I agree, in fact this is one of the reasons I am not too pleased with
    any of these online music services. Why should I pay 9.99 for an
    inferior copy of a CD and never actually get a physical disc with art,
    etc. I'd consider on demand video through the for the price of buying a
    retail DVD only if they send me the DVD in the mail (but allow me to
    stream/download a copy - even if its inferior quality - until then).
    Same goes for CD's, I'd gladly pay 12.99 or more on iTunes or Napster
    2.0 if I was actually mailed the CD after purchase. I know this isn't
    too difficult to do, the band Pearl Jam did it for the release of all 73
    of their official bootlegs this year (buy it from their site and you can
    download low quality MP3 copies of it until the CD's arrive). There is
    just something about having a genuine, tangible copy...
    >
    > http://www.somethingawful.com/articles.php?a=1956

    Funny, this is the second post I read in like 10 mins with a link to
    this site, but on entirely different newsgroups and complelely different
    articles (and I never heard of this site before in my life).

    Adios,
    ~Nick
    Nicholas Andrade, Feb 8, 2004
    #6
  7. DVDfanatico

    Justin Guest

    Nicholas Andrade wrote on [Sun, 08 Feb 2004 18:34:56 GMT]:
    > I agree, in fact this is one of the reasons I am not too pleased with
    > any of these online music services. Why should I pay 9.99 for an
    > inferior copy of a CD and never actually get a physical disc with art,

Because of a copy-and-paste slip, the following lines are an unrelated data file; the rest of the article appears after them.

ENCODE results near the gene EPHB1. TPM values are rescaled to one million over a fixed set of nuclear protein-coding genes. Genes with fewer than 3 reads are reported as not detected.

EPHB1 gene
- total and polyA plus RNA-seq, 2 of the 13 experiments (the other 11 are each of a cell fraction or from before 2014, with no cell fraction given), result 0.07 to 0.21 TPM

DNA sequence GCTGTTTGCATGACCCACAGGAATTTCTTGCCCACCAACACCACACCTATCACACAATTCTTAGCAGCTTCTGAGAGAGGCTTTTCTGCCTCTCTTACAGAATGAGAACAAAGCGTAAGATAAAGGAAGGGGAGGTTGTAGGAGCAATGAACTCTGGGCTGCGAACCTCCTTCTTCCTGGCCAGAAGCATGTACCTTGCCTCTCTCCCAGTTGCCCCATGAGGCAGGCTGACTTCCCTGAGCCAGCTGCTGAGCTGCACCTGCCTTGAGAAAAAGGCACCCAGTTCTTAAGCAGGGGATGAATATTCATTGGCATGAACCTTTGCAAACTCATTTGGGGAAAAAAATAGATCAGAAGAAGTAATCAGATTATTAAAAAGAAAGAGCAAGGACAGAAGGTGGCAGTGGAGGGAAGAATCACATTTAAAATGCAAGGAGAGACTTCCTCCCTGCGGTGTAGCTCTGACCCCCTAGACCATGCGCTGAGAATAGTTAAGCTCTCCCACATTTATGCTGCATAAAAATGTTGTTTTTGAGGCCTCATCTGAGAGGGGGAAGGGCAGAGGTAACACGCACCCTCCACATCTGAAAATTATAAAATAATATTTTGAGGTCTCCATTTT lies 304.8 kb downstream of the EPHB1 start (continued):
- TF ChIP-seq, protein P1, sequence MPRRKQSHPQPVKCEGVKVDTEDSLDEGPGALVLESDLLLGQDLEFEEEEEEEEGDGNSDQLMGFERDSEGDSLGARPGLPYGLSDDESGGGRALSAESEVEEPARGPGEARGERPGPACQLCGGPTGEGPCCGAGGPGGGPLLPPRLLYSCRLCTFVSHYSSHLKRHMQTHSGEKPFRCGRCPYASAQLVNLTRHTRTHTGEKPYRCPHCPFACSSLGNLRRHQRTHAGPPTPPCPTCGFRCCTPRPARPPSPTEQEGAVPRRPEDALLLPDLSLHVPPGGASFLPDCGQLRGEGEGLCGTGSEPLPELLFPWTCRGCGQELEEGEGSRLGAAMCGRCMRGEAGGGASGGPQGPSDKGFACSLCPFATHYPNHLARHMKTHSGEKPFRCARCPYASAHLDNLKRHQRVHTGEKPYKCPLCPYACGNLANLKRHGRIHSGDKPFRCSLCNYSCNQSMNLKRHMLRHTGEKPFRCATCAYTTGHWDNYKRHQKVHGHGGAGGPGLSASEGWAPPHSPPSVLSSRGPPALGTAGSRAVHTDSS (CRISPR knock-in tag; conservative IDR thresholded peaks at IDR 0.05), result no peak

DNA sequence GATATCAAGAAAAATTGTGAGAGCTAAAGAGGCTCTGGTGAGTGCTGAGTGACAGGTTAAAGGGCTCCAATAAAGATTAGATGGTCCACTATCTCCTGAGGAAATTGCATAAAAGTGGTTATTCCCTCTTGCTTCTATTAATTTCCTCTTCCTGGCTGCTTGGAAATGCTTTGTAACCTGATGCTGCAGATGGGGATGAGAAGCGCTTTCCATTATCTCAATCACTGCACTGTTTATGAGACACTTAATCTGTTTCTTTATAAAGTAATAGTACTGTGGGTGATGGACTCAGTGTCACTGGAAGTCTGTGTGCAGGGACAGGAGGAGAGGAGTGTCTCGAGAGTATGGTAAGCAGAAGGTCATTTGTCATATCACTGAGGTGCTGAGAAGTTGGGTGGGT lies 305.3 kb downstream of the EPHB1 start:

> etc. I'd consider on demand video through the for the price of buying a
    > retail DVD only if they send me the DVD in the mail (but allow me to
    > stream/download a copy - even if its inferior quality - until then).
    > Same goes for CD's, I'd gladly pay 12.99 or more on iTunes or Napster
    > 2.0 if I was actually mailed the CD after purchase. I know this isn't


    Of course, where's the profit in that though? When they already charge
    you that same price or more and don't supply the downloadable content?

    > too difficult to do, the band Pearl Jam did it for the release of all 73
    > of their official bootlegs this year (buy it from their site and you can
    > download low quality MP3 copies of it until the CD's arrive). There is
    > just something about having a genuine, tangible copy...


    Yes, band can do this on an individual basis, but with the sheer number
    of DVDs and CDs released each year, the cost would be prohibitive.
    Justin, Feb 8, 2004
    #7
  8. DVDfanatico

    Justin Guest

    Monte Castleman wrote on [Sun, 08 Feb 2004 10:30:57 -0600]:
    > In article <>,
    > says...
    >>
    >>
    >>Will the Internet ruin DVD's? You can download movies on AOL now and it

    > seems
    >>like in the near future it would be easier to just cheaply download a film